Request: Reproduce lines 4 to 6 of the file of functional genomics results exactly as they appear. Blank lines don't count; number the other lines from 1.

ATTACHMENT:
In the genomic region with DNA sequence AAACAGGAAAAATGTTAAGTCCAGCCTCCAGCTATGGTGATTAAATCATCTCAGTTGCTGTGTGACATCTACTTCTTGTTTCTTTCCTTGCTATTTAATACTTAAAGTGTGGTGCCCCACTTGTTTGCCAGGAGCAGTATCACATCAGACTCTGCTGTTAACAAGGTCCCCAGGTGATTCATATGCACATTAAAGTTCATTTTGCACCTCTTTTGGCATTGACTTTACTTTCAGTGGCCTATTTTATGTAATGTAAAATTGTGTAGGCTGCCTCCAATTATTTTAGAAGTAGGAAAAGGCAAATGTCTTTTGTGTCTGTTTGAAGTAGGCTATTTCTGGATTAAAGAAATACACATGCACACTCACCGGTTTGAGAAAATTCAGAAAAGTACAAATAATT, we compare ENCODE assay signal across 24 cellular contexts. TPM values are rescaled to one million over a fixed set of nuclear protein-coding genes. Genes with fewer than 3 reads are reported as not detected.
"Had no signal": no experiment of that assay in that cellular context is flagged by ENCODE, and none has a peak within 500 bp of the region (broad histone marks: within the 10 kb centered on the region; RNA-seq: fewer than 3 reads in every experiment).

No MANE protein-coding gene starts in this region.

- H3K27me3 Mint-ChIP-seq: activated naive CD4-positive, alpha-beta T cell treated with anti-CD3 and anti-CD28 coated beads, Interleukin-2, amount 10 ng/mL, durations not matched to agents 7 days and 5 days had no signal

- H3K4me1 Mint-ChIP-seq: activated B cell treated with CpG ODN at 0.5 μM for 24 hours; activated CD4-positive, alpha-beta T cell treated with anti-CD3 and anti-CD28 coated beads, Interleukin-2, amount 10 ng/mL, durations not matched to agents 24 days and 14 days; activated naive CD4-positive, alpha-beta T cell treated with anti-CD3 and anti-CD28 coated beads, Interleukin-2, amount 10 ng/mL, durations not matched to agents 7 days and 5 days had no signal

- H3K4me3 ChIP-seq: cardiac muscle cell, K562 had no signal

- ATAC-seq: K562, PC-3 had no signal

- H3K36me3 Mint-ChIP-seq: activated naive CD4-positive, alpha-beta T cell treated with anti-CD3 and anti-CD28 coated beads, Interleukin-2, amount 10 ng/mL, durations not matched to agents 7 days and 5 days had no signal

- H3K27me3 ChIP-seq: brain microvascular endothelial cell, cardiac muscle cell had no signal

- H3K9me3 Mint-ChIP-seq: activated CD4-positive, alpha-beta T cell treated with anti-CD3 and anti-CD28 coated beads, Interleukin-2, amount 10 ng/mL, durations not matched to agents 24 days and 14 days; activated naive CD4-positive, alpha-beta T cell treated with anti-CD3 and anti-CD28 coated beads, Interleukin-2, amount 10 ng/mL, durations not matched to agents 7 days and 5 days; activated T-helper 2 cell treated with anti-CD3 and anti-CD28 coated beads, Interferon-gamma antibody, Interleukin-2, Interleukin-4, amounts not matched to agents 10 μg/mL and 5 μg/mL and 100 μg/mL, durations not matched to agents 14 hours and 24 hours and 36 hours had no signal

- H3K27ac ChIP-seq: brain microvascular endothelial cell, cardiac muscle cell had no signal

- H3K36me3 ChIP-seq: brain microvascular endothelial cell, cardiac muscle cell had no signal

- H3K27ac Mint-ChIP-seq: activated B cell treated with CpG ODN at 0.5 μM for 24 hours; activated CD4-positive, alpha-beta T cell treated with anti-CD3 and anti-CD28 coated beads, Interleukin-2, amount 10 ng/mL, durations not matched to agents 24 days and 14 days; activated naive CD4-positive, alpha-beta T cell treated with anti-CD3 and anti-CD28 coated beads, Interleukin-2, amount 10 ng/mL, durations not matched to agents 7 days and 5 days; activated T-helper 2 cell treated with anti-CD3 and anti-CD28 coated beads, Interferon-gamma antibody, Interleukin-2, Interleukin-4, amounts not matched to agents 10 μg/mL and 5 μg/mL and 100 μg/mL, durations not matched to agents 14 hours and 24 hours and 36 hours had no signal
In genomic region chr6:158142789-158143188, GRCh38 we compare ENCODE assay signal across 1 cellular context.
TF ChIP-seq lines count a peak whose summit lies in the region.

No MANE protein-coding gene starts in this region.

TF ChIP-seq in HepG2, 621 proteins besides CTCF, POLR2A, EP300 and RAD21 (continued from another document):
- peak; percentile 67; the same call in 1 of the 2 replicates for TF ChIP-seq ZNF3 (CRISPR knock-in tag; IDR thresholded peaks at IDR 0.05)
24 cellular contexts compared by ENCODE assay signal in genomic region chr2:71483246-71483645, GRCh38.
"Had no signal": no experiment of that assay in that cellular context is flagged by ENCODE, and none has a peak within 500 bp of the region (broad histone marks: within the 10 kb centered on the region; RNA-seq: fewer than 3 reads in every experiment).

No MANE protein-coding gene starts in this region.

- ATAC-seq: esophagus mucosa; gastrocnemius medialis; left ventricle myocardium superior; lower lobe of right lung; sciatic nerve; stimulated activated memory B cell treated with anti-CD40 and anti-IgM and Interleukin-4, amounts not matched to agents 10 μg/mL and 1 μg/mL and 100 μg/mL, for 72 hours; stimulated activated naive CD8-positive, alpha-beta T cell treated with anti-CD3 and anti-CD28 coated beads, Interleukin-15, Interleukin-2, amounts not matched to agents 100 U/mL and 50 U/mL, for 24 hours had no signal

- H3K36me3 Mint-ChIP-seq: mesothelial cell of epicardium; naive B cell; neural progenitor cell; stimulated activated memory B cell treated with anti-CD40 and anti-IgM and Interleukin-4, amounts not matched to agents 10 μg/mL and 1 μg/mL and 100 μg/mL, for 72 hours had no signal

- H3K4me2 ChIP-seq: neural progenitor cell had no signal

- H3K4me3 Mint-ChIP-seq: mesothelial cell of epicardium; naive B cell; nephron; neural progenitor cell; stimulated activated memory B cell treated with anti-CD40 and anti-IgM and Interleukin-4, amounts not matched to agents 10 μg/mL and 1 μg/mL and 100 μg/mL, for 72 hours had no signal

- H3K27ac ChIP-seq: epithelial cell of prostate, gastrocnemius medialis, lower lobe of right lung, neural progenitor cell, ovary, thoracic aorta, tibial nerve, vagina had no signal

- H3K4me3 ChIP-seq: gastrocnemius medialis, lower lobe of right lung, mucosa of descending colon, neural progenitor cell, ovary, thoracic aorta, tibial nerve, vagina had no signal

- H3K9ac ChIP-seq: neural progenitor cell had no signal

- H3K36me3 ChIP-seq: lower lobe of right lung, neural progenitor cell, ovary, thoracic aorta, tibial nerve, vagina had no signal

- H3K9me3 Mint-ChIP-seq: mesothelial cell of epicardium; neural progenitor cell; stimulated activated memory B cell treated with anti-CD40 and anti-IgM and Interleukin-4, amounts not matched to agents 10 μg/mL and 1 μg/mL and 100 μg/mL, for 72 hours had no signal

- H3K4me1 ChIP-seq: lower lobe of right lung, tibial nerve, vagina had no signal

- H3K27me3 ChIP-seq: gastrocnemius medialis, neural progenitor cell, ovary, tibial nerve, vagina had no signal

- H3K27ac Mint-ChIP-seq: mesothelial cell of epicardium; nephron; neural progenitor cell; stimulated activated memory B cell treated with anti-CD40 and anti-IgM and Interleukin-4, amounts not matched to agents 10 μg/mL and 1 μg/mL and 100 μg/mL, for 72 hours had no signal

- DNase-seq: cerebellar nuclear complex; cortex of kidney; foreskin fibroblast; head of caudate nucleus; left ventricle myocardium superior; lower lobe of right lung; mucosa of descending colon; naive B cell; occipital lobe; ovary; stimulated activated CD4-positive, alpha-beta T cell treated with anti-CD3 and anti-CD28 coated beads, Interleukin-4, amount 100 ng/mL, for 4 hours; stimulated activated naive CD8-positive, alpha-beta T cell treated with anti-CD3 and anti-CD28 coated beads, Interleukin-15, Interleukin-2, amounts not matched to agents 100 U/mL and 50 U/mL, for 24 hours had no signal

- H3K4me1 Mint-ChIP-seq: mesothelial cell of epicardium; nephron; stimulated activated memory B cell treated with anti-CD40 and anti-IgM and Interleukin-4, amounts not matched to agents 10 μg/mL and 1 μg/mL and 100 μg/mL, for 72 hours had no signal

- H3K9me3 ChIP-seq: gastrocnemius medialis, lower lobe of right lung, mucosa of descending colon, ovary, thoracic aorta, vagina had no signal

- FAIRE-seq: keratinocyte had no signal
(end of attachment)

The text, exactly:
- H3K27me3 Mint-ChIP-seq: activated naive CD4-positive, alpha-beta T cell treated with anti-CD3 and anti-CD28 coated beads, Interleukin-2, amount 10 ng/mL, durations not matched to agents 7 days and 5 days had no signal

- H3K4me1 Mint-ChIP-seq: activated B cell treated with CpG ODN at 0.5 μM for 24 hours; activated CD4-positive, alpha-beta T cell treated with anti-CD3 and anti-CD28 coated beads, Interleukin-2, amount 10 ng/mL, durations not matched to agents 24 days and 14 days; activated naive CD4-positive, alpha-beta T cell treated with anti-CD3 and anti-CD28 coated beads, Interleukin-2, amount 10 ng/mL, durations not matched to agents 7 days and 5 days had no signal

- H3K4me3 ChIP-seq: cardiac muscle cell, K562 had no signal